Grains Research and Development Corporation (GRDC) Grower Relations Manager North Richard Holzknecht said a range of factors influenced a herbicide’s efficacy and residual persistence in a particular environment. Photo: GRDC

Growers’ guide to reducing plant-back risk this season

Understanding how long herbicides stay in the soil and their potential impact on the environment and future yields is critical for growers and advisors wanting to reduce plant-back risks this season.

Understanding how long herbicides stay in the soil and their potential impact on the environment and future yields is critical for growers and advisors wanting to reduce plant-back risks this season.

So what do growers and advisors need to know?

Grains Research and Development Corporation (GRDC) Grower Relations Manager North Richard Holzknecht said a range of factors influenced a herbicide’s efficacy and residual persistence in a particular environment.

“Herbicides are chemicals, which when applied to the soil and plants in a particular environment interact, just like a chemical reaction,” he explained.

“From the perspective of an agronomist or a grower understanding how our management decisions interact with the following crop and the environmental conditions between and during use can greatly affect the yield produced.

“Understanding a herbicide’s physical and chemical properties and how it interacts with the environment allows us to make informed calculations about its likely persistence in the paddock.”

He said temperature, rainfall, organic matter, soil type, evaporation, wind, light, incorporation, soil moisture and spray conditions all influenced the persistence of residual herbicides.

“To manage plant-back risk, we need to understand what the risks are and how long we are at risk,” Mr Holzknecht said.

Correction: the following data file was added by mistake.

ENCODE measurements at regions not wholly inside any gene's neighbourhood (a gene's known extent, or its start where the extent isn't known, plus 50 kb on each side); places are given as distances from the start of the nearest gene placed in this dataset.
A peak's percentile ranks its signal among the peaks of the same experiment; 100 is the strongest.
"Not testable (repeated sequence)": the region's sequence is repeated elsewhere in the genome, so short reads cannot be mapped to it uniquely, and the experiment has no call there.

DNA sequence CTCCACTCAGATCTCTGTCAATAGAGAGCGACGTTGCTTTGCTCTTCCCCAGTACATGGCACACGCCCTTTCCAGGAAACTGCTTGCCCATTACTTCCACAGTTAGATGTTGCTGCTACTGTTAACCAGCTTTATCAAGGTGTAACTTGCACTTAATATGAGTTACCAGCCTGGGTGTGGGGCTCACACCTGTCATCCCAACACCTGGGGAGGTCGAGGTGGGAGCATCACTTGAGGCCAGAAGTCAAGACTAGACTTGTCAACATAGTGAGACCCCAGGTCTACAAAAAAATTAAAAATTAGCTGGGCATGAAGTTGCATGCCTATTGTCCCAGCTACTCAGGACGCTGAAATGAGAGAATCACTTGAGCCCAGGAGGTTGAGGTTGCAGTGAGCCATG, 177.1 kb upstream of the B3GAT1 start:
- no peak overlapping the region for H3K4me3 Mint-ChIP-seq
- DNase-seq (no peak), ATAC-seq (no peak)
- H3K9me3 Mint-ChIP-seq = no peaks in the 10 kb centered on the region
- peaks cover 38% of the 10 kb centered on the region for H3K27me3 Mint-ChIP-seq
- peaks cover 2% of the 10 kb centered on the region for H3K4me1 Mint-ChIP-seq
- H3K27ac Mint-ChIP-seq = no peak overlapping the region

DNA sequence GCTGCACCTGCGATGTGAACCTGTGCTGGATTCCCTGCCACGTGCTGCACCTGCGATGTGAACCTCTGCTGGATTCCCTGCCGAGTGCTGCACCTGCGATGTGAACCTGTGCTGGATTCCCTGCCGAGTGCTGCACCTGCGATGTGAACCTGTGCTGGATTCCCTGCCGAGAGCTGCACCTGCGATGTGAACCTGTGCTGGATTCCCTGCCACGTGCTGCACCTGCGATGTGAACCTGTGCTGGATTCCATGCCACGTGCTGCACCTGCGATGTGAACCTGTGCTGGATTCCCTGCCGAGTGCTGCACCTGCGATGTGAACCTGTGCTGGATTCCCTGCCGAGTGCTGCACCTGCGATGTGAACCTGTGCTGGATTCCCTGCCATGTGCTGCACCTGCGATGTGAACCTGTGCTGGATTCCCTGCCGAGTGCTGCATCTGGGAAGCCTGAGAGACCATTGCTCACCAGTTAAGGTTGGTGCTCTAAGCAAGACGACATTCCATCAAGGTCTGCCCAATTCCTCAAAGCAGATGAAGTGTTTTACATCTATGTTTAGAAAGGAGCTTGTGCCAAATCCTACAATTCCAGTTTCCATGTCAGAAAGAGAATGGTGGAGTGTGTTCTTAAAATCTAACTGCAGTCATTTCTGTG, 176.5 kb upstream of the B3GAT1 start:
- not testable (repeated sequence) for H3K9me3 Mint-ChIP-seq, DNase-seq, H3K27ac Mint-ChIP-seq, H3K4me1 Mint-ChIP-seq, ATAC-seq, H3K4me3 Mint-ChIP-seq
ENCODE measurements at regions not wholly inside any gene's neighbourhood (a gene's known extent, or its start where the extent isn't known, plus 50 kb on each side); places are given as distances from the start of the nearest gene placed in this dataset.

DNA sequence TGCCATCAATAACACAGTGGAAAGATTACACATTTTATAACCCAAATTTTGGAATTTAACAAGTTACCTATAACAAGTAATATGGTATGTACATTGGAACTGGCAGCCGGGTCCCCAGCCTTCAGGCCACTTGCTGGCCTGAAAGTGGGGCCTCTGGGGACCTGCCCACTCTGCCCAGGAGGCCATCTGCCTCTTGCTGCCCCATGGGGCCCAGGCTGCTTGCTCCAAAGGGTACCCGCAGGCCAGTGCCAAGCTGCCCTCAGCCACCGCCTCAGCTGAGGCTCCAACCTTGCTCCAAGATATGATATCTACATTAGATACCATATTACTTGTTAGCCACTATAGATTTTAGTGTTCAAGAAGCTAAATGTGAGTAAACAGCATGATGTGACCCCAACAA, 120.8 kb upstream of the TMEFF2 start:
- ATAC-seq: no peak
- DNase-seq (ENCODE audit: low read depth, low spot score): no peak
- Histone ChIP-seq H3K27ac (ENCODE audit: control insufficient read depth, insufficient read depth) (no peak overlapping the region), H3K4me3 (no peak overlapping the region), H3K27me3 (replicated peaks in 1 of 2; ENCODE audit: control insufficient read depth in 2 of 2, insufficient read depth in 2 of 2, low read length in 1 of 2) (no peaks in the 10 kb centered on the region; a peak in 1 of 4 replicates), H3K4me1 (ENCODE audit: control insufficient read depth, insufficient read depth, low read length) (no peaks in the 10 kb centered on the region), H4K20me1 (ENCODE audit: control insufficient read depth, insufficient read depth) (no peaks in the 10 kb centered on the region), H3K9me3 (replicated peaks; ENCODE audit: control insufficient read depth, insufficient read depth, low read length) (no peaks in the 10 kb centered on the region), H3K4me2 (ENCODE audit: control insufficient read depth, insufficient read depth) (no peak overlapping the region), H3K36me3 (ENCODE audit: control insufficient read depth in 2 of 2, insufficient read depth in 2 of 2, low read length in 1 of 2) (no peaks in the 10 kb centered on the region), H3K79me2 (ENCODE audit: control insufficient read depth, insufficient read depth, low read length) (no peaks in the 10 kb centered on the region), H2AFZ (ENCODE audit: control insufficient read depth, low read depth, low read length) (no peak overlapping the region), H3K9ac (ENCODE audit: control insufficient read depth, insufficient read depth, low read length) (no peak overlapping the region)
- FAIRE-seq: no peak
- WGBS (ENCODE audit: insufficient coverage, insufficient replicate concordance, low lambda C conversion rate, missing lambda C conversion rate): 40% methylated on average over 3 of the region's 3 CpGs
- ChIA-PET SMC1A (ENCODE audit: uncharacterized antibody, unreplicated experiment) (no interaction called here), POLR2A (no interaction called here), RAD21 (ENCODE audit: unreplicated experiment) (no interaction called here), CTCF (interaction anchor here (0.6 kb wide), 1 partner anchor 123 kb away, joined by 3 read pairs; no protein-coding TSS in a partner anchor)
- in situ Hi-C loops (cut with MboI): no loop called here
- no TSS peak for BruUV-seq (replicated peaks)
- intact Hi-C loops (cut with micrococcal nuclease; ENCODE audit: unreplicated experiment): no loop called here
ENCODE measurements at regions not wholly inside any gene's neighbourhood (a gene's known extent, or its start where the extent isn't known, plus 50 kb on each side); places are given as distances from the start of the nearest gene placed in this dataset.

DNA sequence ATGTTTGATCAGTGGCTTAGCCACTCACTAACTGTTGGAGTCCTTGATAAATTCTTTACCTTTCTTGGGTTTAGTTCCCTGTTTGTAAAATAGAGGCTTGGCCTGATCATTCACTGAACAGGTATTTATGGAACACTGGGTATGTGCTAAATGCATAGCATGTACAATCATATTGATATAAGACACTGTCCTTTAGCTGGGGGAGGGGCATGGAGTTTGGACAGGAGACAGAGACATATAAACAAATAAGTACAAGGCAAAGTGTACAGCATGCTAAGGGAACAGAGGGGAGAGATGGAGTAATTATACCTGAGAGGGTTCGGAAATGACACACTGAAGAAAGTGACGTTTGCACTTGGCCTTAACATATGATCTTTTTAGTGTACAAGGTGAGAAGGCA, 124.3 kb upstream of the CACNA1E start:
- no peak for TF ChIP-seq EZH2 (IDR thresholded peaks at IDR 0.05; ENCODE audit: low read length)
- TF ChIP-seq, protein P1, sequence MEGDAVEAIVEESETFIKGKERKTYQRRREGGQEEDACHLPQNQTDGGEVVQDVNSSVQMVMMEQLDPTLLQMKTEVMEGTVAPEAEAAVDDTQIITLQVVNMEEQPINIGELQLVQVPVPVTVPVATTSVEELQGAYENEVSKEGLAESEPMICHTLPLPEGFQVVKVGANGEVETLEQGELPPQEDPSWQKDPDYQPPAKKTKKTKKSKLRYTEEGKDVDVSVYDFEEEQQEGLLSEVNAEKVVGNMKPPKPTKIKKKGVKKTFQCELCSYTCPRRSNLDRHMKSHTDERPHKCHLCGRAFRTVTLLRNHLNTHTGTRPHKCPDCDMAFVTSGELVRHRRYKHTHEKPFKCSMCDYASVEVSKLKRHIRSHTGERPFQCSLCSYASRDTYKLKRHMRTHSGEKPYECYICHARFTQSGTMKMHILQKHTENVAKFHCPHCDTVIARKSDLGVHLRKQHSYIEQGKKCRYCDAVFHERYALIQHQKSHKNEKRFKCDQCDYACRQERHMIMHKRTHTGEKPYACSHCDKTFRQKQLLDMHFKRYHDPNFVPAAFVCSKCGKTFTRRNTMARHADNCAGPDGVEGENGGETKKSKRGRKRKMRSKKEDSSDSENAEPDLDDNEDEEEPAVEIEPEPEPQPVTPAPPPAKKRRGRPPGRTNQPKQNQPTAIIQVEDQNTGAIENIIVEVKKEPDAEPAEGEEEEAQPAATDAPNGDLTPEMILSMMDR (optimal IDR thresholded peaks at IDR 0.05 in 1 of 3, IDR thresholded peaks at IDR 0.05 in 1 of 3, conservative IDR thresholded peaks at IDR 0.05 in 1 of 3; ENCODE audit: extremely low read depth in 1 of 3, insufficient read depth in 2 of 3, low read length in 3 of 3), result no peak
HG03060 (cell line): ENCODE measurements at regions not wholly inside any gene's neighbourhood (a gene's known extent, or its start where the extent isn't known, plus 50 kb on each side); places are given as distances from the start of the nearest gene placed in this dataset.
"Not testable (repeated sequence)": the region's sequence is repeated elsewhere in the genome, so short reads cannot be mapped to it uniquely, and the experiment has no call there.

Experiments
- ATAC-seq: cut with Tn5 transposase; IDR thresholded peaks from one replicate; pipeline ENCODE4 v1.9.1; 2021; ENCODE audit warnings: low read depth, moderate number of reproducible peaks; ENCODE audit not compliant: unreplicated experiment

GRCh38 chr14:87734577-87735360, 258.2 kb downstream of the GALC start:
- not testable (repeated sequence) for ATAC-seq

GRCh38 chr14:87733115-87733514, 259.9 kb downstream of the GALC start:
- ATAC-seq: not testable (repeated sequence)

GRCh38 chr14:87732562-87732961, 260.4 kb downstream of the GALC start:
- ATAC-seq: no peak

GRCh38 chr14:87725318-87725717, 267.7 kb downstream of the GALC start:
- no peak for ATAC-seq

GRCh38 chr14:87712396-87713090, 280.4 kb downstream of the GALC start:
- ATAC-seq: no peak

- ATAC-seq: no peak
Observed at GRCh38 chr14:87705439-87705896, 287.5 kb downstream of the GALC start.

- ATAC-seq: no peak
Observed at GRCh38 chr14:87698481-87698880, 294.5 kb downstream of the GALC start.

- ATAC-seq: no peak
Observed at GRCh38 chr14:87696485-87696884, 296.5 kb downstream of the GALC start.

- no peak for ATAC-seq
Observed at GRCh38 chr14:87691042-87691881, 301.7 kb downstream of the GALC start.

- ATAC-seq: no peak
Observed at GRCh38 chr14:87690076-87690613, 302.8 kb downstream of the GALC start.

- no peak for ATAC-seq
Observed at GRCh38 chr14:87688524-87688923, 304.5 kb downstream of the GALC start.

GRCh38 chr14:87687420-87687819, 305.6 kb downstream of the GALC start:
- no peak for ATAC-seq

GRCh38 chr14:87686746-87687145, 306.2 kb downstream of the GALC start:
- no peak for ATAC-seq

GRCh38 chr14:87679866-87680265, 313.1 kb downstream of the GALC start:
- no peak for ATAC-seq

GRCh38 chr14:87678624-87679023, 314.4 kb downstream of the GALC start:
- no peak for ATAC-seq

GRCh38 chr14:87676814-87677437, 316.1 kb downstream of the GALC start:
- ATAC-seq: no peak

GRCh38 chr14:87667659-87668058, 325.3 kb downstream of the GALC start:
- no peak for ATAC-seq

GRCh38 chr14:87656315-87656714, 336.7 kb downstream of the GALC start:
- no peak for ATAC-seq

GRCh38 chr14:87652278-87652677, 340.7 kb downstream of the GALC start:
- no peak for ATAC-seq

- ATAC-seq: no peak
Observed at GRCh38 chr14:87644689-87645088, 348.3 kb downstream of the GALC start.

“The risks that need to be managed with residual herbicides are crop safety, weed control performance and plant-back effects. These risks vary for each residual herbicide.”

Mr Holzknecht said the first step in managing plant-back risk was to use product labels as a guide to decision-making in the paddock.

Labels generally provide information on crop use patterns, plant-back restrictions, timing of incorporation, incorporation methods, planting methods, soil type, pH, surface conditions, organic matter, stubble, minimum rainfall amounts and rainfall distribution required before plant-back restrictions are met.

Mr Holzknecht said the tolerance of crops to a given herbicide helped set the maximum rate. However, the length of weed control provided was determined by the herbicide’s relationship between its effective use rate and the rate of product decline in the soil.

“When the herbicide rate in the soil drops below that which provides effective weed control, there is a period of risk where poor weed control and exposure to low herbicide levels increases potential weed resistance and raises the risk of damage to the following crop,” Mr Holzknecht said.

“The length of this risk period varies by herbicide and how it interacts with specific environment in which it is used. Over time, the concentration of the product in soil declines until it is safe to plant the next crop.”

“This period of time gives growers a minimum plant-back period. Unfortunately, the persistence of a residual herbicide is highly variable and driven by a wide range of environmental conditions.”

He said the breakdown of most residual herbicides was primarily dependent on microbial degradation and chemical hydrolysis, which were both primarily driven by soil moisture.

“Low soil moisture, low organic matter, low soil pH and cold conditions will reduce microbial breakdown and increase the risk of residual herbicide carryover,” he said.

Key factors that can slow breakdown of herbicides in soil:

Low soil moisture,

Low organic matter,

Low soil pH, and

Cold conditions.

“Growers and advisors need to follow label recommendations, and they also need to be aware that a range of environmental factors and physical and chemical soil properties can impact a product’s persistence in the soil,” he said.

“By understanding the effect these environmental factors have on a product, potential plant-back risks can be identified and managed to minimise the risks to your next crop.”

Mr Holzknecht will talk more on the topic of reducing plant-back risks at the two-day GRDC Updates at Charles Sturt University in Wagga Wagga on February 13 and 14.

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